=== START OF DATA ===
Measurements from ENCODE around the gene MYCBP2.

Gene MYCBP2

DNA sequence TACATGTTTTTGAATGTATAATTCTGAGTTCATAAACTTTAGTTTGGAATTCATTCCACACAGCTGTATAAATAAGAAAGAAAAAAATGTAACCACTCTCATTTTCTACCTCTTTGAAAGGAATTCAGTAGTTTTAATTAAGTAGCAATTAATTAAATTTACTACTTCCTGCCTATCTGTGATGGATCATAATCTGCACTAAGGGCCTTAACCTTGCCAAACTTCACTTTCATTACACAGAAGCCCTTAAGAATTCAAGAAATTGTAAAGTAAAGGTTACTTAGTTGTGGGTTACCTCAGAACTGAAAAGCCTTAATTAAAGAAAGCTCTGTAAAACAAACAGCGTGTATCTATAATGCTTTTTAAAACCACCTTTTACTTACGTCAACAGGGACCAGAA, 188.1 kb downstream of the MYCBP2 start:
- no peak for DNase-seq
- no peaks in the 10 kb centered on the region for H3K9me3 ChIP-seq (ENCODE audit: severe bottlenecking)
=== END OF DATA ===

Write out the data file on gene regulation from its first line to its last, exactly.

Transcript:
Measurements from ENCODE around the gene MYCBP2.

Gene MYCBP2

DNA sequence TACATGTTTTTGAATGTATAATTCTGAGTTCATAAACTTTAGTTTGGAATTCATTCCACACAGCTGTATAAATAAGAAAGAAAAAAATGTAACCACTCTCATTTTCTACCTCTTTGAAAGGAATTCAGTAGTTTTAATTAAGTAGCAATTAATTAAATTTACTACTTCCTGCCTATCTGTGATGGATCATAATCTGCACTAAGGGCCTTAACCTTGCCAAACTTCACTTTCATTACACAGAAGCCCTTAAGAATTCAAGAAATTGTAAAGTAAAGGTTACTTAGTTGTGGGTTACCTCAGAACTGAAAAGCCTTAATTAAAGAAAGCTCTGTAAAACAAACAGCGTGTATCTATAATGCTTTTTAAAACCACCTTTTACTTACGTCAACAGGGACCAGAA, 188.1 kb downstream of the MYCBP2 start:
- no peak for DNase-seq
- no peaks in the 10 kb centered on the region for H3K9me3 ChIP-seq (ENCODE audit: severe bottlenecking)